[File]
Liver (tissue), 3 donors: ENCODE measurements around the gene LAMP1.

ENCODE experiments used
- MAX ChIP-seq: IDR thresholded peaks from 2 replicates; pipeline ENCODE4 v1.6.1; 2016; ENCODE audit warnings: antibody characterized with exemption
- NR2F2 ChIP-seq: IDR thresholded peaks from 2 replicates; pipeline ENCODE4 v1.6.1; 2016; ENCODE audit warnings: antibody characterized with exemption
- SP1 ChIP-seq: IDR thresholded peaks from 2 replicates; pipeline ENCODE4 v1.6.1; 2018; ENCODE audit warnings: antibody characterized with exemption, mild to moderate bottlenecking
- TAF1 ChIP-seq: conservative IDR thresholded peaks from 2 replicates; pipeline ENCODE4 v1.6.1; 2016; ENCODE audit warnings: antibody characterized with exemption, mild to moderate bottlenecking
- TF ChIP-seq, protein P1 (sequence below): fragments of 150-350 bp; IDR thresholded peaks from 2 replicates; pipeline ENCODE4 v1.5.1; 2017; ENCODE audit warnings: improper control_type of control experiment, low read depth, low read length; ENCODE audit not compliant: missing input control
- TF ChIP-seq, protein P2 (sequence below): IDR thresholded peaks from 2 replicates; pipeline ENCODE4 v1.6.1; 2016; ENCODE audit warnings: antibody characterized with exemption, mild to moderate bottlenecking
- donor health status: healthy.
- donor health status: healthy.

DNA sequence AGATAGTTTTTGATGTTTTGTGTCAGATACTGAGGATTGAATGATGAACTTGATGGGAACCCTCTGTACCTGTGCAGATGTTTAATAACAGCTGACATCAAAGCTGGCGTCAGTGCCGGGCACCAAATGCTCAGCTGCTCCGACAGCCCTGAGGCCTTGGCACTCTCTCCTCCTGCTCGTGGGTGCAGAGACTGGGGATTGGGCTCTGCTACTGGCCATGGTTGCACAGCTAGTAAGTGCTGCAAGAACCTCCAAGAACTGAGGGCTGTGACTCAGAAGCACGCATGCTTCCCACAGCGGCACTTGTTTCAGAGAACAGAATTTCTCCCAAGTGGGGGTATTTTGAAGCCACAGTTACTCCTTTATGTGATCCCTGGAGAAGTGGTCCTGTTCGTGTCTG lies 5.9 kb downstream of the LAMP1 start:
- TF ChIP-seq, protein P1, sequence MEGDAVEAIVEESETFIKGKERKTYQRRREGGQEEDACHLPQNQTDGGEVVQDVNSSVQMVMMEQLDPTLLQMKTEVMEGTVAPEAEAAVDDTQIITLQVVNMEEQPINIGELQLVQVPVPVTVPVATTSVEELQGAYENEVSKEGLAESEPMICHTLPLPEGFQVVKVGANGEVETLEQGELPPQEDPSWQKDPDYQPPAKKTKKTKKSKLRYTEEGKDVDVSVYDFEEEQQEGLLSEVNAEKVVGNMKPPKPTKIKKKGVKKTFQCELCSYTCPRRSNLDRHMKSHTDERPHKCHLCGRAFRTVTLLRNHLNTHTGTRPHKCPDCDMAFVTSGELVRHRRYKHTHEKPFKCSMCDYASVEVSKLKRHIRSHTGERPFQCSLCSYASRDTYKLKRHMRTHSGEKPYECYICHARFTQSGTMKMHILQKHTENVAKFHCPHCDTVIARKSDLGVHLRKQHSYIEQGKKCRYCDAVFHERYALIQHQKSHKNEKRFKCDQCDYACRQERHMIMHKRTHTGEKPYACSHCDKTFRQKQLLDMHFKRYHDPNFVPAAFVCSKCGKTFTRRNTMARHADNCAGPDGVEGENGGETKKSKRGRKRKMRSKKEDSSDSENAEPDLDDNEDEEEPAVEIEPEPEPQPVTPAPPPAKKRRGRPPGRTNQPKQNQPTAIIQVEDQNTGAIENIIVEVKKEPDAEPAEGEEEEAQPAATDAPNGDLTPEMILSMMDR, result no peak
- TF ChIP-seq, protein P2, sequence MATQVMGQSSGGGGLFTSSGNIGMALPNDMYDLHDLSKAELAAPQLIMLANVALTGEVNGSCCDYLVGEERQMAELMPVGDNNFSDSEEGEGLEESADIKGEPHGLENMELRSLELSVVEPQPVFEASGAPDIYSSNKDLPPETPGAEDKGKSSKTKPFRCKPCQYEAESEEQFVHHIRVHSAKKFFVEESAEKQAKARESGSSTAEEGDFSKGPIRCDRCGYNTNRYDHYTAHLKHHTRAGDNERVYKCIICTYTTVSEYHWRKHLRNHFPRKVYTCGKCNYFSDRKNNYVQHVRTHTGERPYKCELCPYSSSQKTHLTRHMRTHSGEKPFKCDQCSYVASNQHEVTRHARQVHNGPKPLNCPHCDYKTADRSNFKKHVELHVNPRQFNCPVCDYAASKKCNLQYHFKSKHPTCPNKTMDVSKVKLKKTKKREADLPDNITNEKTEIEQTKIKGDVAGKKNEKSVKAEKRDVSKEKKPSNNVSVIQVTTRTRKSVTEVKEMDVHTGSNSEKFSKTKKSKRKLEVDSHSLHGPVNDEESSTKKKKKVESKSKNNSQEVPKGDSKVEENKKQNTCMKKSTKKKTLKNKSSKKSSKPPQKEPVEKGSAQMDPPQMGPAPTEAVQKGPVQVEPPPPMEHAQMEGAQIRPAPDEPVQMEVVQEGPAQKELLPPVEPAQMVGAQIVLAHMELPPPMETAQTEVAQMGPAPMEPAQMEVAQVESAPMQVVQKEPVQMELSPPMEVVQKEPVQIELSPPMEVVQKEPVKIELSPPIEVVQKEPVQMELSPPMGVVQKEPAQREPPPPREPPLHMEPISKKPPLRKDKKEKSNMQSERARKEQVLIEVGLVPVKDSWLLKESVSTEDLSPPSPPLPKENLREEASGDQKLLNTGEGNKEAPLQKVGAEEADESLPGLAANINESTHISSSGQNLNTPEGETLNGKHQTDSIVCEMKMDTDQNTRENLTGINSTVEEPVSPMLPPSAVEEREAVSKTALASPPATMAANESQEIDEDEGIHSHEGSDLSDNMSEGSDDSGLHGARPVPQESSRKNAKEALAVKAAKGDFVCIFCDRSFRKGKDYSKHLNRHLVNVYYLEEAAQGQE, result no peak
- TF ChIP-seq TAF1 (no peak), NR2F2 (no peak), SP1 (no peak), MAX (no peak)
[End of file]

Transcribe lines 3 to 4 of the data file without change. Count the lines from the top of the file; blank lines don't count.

- MAX ChIP-seq: IDR thresholded peaks from 2 replicates; pipeline ENCODE4 v1.6.1; 2016; ENCODE audit warnings: antibody characterized with exemption
- NR2F2 ChIP-seq: IDR thresholded peaks from 2 replicates; pipeline ENCODE4 v1.6.1; 2016; ENCODE audit warnings: antibody characterized with exemption